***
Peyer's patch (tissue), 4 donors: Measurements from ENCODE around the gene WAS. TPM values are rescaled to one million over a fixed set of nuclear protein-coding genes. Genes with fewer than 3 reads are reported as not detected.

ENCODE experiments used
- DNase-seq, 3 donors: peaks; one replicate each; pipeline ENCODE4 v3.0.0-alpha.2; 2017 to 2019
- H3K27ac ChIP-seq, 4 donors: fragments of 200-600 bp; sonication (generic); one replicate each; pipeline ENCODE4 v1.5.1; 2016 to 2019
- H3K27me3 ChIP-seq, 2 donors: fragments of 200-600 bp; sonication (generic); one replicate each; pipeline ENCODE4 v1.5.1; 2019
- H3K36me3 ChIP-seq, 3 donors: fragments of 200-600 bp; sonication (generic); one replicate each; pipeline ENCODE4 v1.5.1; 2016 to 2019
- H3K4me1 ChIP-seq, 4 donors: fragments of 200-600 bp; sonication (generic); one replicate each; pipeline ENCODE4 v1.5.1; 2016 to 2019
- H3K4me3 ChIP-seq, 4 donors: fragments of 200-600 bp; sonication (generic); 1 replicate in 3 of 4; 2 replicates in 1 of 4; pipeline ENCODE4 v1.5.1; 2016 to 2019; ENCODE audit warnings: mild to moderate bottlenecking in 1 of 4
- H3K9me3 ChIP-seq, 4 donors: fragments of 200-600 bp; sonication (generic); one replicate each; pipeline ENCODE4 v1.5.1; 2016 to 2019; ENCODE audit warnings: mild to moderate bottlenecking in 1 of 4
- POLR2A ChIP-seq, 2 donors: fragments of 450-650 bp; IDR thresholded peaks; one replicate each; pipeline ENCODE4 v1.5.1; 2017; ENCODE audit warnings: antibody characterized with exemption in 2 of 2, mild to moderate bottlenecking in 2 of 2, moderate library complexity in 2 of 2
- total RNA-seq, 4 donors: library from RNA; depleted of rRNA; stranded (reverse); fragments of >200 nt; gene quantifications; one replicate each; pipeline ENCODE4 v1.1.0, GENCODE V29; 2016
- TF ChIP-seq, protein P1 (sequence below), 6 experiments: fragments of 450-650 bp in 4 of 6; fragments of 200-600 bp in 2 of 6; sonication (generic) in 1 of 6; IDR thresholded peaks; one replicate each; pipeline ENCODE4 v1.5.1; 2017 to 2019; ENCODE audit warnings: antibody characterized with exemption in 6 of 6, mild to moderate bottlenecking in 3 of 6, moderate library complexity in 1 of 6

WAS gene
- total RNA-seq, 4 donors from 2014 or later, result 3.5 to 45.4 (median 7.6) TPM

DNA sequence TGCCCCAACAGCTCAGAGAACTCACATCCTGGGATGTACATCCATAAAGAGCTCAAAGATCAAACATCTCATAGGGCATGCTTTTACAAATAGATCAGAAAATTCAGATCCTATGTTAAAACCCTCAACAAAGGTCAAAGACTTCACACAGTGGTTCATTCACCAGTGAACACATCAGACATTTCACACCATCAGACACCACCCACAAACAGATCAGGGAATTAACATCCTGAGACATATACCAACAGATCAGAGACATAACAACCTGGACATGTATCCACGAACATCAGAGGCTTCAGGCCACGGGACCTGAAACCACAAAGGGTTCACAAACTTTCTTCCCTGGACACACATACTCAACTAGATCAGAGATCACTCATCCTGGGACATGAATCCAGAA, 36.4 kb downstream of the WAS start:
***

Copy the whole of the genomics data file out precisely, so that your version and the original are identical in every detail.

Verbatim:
Peyer's patch (tissue), 4 donors: Measurements from ENCODE around the gene WAS. TPM values are rescaled to one million over a fixed set of nuclear protein-coding genes. Genes with fewer than 3 reads are reported as not detected.

ENCODE experiments used
- DNase-seq, 3 donors: peaks; one replicate each; pipeline ENCODE4 v3.0.0-alpha.2; 2017 to 2019
- H3K27ac ChIP-seq, 4 donors: fragments of 200-600 bp; sonication (generic); one replicate each; pipeline ENCODE4 v1.5.1; 2016 to 2019
- H3K27me3 ChIP-seq, 2 donors: fragments of 200-600 bp; sonication (generic); one replicate each; pipeline ENCODE4 v1.5.1; 2019
- H3K36me3 ChIP-seq, 3 donors: fragments of 200-600 bp; sonication (generic); one replicate each; pipeline ENCODE4 v1.5.1; 2016 to 2019
- H3K4me1 ChIP-seq, 4 donors: fragments of 200-600 bp; sonication (generic); one replicate each; pipeline ENCODE4 v1.5.1; 2016 to 2019
- H3K4me3 ChIP-seq, 4 donors: fragments of 200-600 bp; sonication (generic); 1 replicate in 3 of 4; 2 replicates in 1 of 4; pipeline ENCODE4 v1.5.1; 2016 to 2019; ENCODE audit warnings: mild to moderate bottlenecking in 1 of 4
- H3K9me3 ChIP-seq, 4 donors: fragments of 200-600 bp; sonication (generic); one replicate each; pipeline ENCODE4 v1.5.1; 2016 to 2019; ENCODE audit warnings: mild to moderate bottlenecking in 1 of 4
- POLR2A ChIP-seq, 2 donors: fragments of 450-650 bp; IDR thresholded peaks; one replicate each; pipeline ENCODE4 v1.5.1; 2017; ENCODE audit warnings: antibody characterized with exemption in 2 of 2, mild to moderate bottlenecking in 2 of 2, moderate library complexity in 2 of 2
- total RNA-seq, 4 donors: library from RNA; depleted of rRNA; stranded (reverse); fragments of >200 nt; gene quantifications; one replicate each; pipeline ENCODE4 v1.1.0, GENCODE V29; 2016
- TF ChIP-seq, protein P1 (sequence below), 6 experiments: fragments of 450-650 bp in 4 of 6; fragments of 200-600 bp in 2 of 6; sonication (generic) in 1 of 6; IDR thresholded peaks; one replicate each; pipeline ENCODE4 v1.5.1; 2017 to 2019; ENCODE audit warnings: antibody characterized with exemption in 6 of 6, mild to moderate bottlenecking in 3 of 6, moderate library complexity in 1 of 6

WAS gene
- total RNA-seq, 4 donors from 2014 or later, result 3.5 to 45.4 (median 7.6) TPM

DNA sequence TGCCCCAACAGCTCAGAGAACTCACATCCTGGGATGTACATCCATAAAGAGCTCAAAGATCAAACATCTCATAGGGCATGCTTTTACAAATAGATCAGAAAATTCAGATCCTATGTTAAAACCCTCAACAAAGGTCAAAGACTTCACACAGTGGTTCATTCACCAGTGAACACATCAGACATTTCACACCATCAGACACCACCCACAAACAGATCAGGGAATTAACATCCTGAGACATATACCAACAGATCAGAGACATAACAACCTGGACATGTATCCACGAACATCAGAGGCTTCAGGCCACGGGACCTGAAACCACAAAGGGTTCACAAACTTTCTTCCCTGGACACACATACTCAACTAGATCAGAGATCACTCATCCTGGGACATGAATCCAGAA, 36.4 kb downstream of the WAS start: